Smart lighting in the workplace post COVID

The average square footage of the UK’s new build homes has decreased by almost 20 per cent in the last decade. Similarly, with office occupancy rates staying stubbornly low, there has also been a significant shrinkage in the national office footprint. James Foster, OCTO National Sales Manager at Ansell Lighting takes a look at how specification of the right lighting installation can help solve issues associated with the changing use of our private and commercial spaces.

“The way we live and work has undoubtedly changed. A lack of development land has meant that the new homes we build are getting smaller, whilst changes to our working patterns have meant that for many businesses and organisations, large office spaces that house the entire workforce are no longer required.

“As with all forms of evolution, these changes call for real adaptation and in the lighting world that means specifying solutions that are responsive and adjustable; that work not only with varied routines but that also address other challenges we face such as energy use and carbon emissions.

 “Smart occupancy systems, as they have been coined, use intelligent technology to effectively manage the relationship between humans and their usage of the built environment.

“Ideal for spaces where lighting requirements change regularly, such as workplaces that are being used sporadically, or in homes where users are frequently moving rooms, they provide light or other building services only when they are needed and are having a huge impact on the amount of energy used.

“In an environment of soaring energy prices and rapidly rising inflation, smart occupancy systems can really help homeowners, businesses and other commercial organisations to make significant energy savings. Lighting accounts for almost 40% of all energy used in commercial buildings in the UK, and around 10% of that in homes. With the traditional 9 to 5 office working practices out of the window, there is real potential that businesses will use energy to power lighting unnecessarily, whilst individuals could see a significant rise in their energy bills due to working from home.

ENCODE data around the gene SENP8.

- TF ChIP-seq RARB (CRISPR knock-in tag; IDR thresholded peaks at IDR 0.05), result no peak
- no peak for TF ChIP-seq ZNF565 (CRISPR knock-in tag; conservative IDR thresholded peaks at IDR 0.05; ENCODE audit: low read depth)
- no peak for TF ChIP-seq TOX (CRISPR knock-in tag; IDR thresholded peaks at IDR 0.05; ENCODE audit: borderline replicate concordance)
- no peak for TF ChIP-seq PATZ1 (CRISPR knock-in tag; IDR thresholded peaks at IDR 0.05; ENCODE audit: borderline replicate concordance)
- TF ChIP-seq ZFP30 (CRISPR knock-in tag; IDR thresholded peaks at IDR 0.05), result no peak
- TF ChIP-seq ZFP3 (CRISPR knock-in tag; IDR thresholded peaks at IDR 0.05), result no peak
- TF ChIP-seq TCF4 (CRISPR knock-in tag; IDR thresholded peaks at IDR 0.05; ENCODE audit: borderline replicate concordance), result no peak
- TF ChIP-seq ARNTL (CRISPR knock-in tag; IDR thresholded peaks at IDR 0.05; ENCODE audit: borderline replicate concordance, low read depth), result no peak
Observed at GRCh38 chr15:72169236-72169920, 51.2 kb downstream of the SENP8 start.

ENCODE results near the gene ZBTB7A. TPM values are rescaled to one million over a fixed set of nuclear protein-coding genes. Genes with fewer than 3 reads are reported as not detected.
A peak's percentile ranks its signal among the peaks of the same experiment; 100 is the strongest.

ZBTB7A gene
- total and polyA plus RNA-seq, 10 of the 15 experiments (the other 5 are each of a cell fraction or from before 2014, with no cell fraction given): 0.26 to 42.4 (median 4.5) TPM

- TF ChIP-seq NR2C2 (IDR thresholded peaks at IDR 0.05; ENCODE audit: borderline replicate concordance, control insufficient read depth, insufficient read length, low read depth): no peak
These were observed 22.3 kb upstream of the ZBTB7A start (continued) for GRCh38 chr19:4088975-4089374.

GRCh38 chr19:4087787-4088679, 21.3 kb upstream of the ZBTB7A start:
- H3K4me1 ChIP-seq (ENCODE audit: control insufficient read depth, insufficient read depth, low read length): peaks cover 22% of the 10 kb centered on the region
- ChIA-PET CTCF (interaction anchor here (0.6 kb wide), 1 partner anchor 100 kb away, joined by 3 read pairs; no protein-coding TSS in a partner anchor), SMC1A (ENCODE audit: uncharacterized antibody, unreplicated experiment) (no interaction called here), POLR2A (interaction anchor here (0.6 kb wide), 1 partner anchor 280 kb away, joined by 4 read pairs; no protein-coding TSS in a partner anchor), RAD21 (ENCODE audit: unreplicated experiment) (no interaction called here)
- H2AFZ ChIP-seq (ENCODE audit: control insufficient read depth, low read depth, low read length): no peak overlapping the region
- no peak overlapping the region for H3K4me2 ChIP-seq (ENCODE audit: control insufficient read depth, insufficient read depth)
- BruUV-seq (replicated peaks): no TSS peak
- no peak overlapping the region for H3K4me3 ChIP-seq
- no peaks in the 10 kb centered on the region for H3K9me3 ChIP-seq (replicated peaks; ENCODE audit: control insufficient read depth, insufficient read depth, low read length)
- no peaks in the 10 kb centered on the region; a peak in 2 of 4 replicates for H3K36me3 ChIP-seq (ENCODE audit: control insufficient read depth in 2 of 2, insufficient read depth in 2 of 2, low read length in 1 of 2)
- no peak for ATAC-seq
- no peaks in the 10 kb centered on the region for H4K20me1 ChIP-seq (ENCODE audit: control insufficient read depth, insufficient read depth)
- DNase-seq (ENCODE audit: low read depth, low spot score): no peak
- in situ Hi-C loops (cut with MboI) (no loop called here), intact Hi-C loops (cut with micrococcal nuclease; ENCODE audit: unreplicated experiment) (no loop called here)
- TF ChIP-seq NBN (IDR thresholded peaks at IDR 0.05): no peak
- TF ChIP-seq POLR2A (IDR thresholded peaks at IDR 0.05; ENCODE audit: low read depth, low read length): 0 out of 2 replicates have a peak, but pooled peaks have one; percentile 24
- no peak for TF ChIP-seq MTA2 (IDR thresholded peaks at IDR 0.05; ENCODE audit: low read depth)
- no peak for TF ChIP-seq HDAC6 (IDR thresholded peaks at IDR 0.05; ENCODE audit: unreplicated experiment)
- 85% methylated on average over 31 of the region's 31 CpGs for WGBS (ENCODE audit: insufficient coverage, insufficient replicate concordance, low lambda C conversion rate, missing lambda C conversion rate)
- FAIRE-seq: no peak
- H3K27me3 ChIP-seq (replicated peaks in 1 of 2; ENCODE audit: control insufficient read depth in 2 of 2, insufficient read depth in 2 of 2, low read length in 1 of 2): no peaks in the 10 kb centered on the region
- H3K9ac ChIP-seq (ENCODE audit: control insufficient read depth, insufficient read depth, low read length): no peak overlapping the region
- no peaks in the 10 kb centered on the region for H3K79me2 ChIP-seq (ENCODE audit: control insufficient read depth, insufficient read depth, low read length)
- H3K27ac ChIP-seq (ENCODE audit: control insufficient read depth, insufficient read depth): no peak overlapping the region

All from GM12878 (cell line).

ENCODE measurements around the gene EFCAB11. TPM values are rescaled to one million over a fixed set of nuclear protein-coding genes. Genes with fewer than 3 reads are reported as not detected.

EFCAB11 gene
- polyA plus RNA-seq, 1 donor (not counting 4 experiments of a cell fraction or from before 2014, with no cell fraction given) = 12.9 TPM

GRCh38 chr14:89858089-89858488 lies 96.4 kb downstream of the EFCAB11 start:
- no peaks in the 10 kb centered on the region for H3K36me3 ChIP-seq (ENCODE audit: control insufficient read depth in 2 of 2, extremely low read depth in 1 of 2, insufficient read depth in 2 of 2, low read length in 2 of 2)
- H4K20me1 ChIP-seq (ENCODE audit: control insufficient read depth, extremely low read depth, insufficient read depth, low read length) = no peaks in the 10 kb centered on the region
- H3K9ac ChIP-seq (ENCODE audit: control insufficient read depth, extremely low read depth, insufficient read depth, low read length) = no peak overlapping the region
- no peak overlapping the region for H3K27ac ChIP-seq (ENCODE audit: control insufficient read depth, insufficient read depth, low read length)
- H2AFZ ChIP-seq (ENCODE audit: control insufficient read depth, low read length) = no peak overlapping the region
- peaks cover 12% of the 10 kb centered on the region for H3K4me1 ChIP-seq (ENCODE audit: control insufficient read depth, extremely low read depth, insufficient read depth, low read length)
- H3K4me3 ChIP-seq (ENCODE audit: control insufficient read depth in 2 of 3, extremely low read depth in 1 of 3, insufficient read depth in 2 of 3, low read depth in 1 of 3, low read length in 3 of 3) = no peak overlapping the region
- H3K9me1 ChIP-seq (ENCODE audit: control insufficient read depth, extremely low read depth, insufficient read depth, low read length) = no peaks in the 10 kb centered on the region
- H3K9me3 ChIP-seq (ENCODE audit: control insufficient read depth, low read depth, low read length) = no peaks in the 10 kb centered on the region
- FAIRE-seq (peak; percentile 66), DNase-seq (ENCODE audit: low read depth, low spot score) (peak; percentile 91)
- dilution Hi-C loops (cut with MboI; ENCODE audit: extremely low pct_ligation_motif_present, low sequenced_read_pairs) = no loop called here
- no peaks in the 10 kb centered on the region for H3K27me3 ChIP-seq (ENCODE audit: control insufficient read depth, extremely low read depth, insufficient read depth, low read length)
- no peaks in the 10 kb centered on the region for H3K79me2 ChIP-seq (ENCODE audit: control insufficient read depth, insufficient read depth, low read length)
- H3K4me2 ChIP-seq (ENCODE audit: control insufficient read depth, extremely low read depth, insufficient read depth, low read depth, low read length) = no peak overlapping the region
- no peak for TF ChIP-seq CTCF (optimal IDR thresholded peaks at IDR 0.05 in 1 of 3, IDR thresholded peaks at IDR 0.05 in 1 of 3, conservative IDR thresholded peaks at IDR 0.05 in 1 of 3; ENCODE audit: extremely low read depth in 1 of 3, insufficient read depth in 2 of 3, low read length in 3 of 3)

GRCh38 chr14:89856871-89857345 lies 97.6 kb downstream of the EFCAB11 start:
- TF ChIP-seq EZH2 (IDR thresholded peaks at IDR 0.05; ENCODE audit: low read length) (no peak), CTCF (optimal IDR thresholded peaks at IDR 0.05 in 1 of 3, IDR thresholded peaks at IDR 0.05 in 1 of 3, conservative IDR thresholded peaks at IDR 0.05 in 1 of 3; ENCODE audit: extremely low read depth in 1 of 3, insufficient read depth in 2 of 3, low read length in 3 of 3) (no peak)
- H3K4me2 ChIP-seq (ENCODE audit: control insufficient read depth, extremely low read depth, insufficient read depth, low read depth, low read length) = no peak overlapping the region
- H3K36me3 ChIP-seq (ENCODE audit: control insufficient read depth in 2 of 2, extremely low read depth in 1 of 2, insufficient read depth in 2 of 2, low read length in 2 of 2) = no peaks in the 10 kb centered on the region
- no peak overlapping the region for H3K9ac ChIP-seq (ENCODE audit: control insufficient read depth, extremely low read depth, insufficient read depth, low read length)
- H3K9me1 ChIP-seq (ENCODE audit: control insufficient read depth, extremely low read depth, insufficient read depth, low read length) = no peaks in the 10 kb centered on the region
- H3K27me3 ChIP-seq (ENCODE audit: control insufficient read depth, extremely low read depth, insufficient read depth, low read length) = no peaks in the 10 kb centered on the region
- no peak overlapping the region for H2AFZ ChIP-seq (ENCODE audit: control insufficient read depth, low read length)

“Smart lighting systems have been around for a number of years now and their use is becoming more mainstream, but it is technology such as this that will help individuals and property owners to optimise their energy use.

“Smart lighting uses automation to ensure that lighting is only used where and when it is needed. Suitable for both internal and external lighting circuits, it can be used to operate any type of domestic or commercial space; from kitchens and bathrooms to offices, meeting rooms, warehouses, and even external areas such as building façades, car parks or walkways.

“It allows you to pre-set the times that lighting is in operation, set up different ‘scenes’ or combinations of luminaires that are in operation, control colour temperature so that it becomes brighter as the evening sets in and can be easily controlled via an app, voice or using an ecosystem such as Hey Google or Amazon Alexa.

"Aside from smart technology itself, fittings with motion or presence/absence detection sensors also play a huge role in smart occupancy systems. Ideal for all applications, they too ensure that lights are only in operation when the space is use. Smart technology-enabled daylight harvesting systems are another great solution that can also be used to optimize energy savings, allowing buildings to take full advantage of any natural lighting available, reducing and increasing the artificial lighting as and when it is needed.

“Hugely beneficial, this level of smart occupancy automation means that home owners and property managers can ensure that lighting is only ever in use when needed.

“For commercial properties the technology is also hugely measurable which in itself presents further benefits. Recent advances in equipment mean that many commercial smart lighting solutions now come with dashboard controls which can accurately measure lighting energy usage in real time, giving a clear view of lighting-based energy consumption data across one office or an entire portfolio. This allows businesses to accurately evaluate usage and identify opportunities to reduce unnecessary use, whilst also highlighting spaces that are unused and either no longer needed or do not require regular services such as cleaning or heating - reducing additional operational costs.”

  Return to News & Events